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Is Iowa really giving handguns to children?

Proposed changes to state gun laws would allow children of all ages to handle deadly weapons with adult supervision.
Handguns are seen for sale in a display case. (Photo by Jim Young/Reuters)
Handguns are seen for sale in a display case.

DES MOINES, Iowa — "We don't need a militia of toddlers."

Those were the words of Iowa State Representative Kirsten Running-Marquardt, on the floor of the legislature in Des Moines last week.

She was responding to proposed changes to state gun laws that currently restrict children under the age of 14 from using handguns.

The reaction to the changes — which would allow children of all ages to handle deadly weapons with adult supervision — was intense and immediate, as Iowa entered the national debate over gun control last week, with supporters championing the new law as a common-sense measure that would encourage safe handling of firearms.

"This is not about giving our children the combo to the gun safe," said Brian Hood, head coach of the Central Iowa Scholastic Shooters, a youth sport-shooting league. "This is about allowing them in a supervised scenario, to learn a great sport."

Hood's 16-year-old daughter Grace, who is an active sport shooter, agrees: "I think that as long as the person is responsible enough, and knows how to respect the firearm - and as long as they have someone around them — then I think it will be fine."

But detractors see the proposed changes as an example of overreach on the part of the gun lobby.

"Almost every unintentional shooting of a child — almost every, every suicide of a child or teen happens with a parent's gun," said Dan Gross, president of the Brady Campaign Against Gun Violence, a gun-control advocacy group. "It's not some hypothetical fear. It's something that happens every day across this country. Every day across America, nine children are shot unintentionally just by accident. Every year 900 children and teens take their own lives.

"They're almost all with a parent's gun."

Iowa is one of the few states that has such specific legislation prohibiting children from using handguns. Restrictions on where and when firearms can be used — and by whom — vary widely from state to state, and even at the municipal level.

Meanwhile, federal law states that "a person under the age of 18 may not possess a handgun or handgun-only ammunition," but certain exceptions are granted with the "written permission of a parent."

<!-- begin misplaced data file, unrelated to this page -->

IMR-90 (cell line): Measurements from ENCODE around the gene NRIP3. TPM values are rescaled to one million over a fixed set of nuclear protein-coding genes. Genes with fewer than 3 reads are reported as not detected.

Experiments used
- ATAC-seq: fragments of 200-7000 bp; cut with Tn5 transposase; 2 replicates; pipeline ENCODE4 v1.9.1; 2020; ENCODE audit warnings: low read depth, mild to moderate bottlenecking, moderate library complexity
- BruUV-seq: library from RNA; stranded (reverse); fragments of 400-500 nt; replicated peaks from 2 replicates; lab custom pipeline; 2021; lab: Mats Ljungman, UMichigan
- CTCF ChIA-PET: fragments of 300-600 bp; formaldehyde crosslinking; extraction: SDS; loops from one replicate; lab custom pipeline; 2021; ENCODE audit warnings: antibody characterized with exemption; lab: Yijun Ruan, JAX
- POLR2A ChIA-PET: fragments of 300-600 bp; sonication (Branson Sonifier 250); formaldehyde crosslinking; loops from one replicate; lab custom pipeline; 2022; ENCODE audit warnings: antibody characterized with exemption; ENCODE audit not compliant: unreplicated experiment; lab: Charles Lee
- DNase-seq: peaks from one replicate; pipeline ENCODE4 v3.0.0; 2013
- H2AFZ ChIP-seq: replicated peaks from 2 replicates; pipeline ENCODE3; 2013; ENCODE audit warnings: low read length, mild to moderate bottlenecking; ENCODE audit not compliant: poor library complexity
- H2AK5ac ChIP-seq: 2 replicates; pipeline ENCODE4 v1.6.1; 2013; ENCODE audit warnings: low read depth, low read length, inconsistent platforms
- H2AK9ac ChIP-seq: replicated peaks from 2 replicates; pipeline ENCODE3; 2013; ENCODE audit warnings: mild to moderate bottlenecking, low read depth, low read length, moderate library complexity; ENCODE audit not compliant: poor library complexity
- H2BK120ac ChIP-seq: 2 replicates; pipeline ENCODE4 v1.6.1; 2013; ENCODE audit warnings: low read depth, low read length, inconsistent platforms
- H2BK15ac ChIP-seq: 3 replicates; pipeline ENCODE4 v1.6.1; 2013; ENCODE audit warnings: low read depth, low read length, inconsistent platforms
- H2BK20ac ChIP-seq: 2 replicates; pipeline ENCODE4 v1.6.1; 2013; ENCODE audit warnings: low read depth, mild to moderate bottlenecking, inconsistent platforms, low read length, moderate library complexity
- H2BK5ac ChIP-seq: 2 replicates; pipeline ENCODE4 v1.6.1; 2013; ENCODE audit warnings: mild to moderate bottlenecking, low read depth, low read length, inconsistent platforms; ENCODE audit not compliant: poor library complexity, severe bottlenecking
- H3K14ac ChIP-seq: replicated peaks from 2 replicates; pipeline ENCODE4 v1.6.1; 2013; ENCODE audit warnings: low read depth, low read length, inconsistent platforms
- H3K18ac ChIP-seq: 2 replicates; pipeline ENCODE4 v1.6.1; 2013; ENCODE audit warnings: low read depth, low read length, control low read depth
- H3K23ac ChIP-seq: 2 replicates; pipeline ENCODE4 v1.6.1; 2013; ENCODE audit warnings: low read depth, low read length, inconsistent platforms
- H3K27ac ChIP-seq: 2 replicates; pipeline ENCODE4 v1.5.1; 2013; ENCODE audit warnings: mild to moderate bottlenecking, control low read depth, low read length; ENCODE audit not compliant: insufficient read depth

Gun control laws like Iowa's statute forbidding children under 14 to use handguns "actually grew out of a 1960s view that the broader hazard was from handguns, and from youths with guns engaged in criminal activity," according to Nicholas Johnson, a law professor at Fordham University who researches the second amendment.

According to a detailed investigation into children and guns by the New York Times, "fewer than 20 states have enacted laws to hold adults criminally liable if they fail to store guns safely, enabling children to access them."

The issue of access is one that even young gun enthusiasts understand.

"As long as they [other children] don't have access to the gun whenever, then they can't get to the gun," said Emma Hood, a thirteen-year-old daughter of Brian Hood. "Like my dad said, it's only under adult supervision that they're shooting."

Under current Iowa law, Emma - who is also an avid sport-shooter - is allowed to practice with a rifle. But she cannot use a handgun.

However, critics of moves to relax restrictions on access to guns point to tragic cases where the firearm owned by a responsible gun owner is used with tragic result. They point to cases like that of Veronica Rutledge, an Idaho scientist who was accidentally killed by her 2-year-old son when he removed a concealed handgun from her purse on a shopping trip at Wal-Mart.

But individual cases like this make little impact on those who support gun rights.

"It is easy to say that if there are no firearms in the room, no one will be shot. But a more nuanced analysis will consider that there are 300,000,000 guns in the country, that our borders are porous, and that there are plenty of substitutes for firearms," said George Mocsary, a professor at the Southern Illinois School of Law who researches gun laws. "Even if one believes that these considerations are less relevant to the question of reducing accidents by minors, one must also consider the negative effects of a gun ban or wide-scale firearm confiscation."

Back in Iowa, the proposed law has now been sent to the senate, where it will await consideration. It is not clear how much of a chance the bill has of becoming law, a point not lost on the Hood family.

"We try to teach our daughters you have to obey the law and you have to follow the law and that's our first responsibility," said Brian Hood. "So we take it in stride." 

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